APHL develops best practices and guidelines, and monitors developments in diagnostic testing for viral hepatitis. The term “viral hepatitis” refers to a group of five viruses: hepatitis A virus (HAV), hepatitis B virus (HBV), hepatitis C virus (HCV), hepatitis D virus (HDV) and hepatitis E virus (HEV). These viruses are grouped together based on the clinical outcome of infection - an inflammation of the liver - rather than by how closely related they are. The CDC has recently created a set of
Viral Hepatitis Serology Training Videos for each virus that serve as an excellent resource.
Hepatitis A Virus
There have been large outbreaks of Hepatitis A Virus in many states starting in 2017 and ongoing. In response, APHL has worked with CDC and our members affected by this outbreak to create a resource for
Hepatitis A Virus testing for laboratories or programs that may need to bring on testing or understand what is available.
Hepatitis C Virus Testing
recommended testing sequence for HCV requires an initial screen with an FDA-approved HCV antibody test which, if reactive, is followed by an HCV Nucleic Acid Test (NAT) to detect the viral RNA present in a person with a current infection. The APHL HIV and Viral Hepatitis Subcommittee has developed some companion documents to assist public health laboratories and their submitters understand the testing algorithm and how to interpret the results.
APHL hosted a webinar highlighting how two public health laboratories collaborated with their health department to plan and implement HCV NAT testing to ensure the complete testing algorithm was performed to detect current HCV infection. This webinar provides useful lessons for PHLs interested in performing HCV NAT in-house.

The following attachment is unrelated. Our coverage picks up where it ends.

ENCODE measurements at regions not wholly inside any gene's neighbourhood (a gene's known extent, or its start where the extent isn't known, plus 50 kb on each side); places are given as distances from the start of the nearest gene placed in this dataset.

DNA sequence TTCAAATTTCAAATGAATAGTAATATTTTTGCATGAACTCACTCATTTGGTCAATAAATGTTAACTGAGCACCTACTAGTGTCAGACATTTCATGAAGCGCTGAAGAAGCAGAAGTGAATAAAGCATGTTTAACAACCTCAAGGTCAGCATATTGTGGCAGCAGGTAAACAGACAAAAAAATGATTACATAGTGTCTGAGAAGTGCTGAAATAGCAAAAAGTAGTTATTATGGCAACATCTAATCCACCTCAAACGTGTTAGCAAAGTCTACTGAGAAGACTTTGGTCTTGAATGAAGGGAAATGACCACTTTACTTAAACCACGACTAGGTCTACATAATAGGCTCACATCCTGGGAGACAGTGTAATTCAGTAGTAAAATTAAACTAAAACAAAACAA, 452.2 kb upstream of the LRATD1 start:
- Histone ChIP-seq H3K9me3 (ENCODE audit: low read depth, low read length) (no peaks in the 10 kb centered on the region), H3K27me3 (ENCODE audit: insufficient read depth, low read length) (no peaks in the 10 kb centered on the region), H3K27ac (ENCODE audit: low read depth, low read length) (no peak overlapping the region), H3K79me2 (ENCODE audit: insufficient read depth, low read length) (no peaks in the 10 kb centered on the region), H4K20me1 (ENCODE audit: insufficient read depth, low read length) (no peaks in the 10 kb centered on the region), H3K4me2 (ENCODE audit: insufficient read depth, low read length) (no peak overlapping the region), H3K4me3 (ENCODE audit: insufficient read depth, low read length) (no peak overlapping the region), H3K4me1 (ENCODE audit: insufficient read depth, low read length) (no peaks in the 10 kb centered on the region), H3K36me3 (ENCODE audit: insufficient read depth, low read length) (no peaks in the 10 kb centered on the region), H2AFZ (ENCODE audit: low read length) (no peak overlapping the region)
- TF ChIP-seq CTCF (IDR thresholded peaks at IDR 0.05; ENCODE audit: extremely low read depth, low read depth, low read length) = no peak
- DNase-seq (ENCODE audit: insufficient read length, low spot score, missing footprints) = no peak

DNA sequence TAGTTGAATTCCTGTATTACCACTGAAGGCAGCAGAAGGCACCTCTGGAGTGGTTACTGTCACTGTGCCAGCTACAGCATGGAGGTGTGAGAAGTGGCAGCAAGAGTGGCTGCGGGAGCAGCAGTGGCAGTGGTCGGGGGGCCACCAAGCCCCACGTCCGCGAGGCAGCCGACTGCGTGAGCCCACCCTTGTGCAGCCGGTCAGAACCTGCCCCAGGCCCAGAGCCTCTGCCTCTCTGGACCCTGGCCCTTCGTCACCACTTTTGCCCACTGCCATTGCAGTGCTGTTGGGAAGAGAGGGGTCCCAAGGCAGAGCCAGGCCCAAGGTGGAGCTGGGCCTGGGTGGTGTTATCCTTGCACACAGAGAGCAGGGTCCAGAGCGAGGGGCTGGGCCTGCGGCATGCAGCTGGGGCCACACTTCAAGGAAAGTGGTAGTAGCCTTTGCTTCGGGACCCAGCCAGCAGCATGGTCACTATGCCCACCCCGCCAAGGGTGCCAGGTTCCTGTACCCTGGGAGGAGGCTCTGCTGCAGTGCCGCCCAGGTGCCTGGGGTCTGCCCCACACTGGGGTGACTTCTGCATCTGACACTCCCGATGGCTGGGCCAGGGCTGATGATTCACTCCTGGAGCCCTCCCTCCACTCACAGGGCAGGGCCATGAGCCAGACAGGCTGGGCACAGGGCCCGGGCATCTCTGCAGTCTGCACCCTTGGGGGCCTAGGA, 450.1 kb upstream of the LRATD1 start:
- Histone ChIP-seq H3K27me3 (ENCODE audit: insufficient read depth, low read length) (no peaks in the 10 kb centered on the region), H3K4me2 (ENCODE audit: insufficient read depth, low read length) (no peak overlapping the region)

In Partnership with NASTAD, APHL co-authored the Integrating HIV and HCV Testing Toolkit to assist public health programs and laboratories with identifying strategies to integrate testing at multiple levels. This toolkit and its associated slides will provide health departments and laboratories with current information regarding HIV and HCV testing technologies, describe factors health departments should consider in determining when integration of testing is beneficial, and discuss how various testing technologies and strategies for using these technologies can facilitate integration.
Hepatitis C Virus Diagnostic Meeting
APHL held a series was designed to examine and identify the highest-priority diagnostic tools needed to advance hepatitis C elimination in the United States over the next five years.Learn More
HCV NAT Reference Center
As mentioned above, diagnosis of a current HCV infection requires not just an initial screen with an FDA-approved HCV antibody test, but, if reactive, a HCV NAT. APHL offers HCV NAT to interested public health laboratories through the National HCV NAT Reference Center, hosted at Michigan Bureau of Laboratories. If you are interested in participating please contact Anne Gaynor at
Global Hepatitis Outbreak and Surveillance Technology
APHL has collaborated with CDC's Division of Viral Hepatitis to pilot and support the Global Hepatitis Outbreak and Surveillance Technology (GHOST) for the molecular surveillance of HCV infection in public health laboratories. Learn more.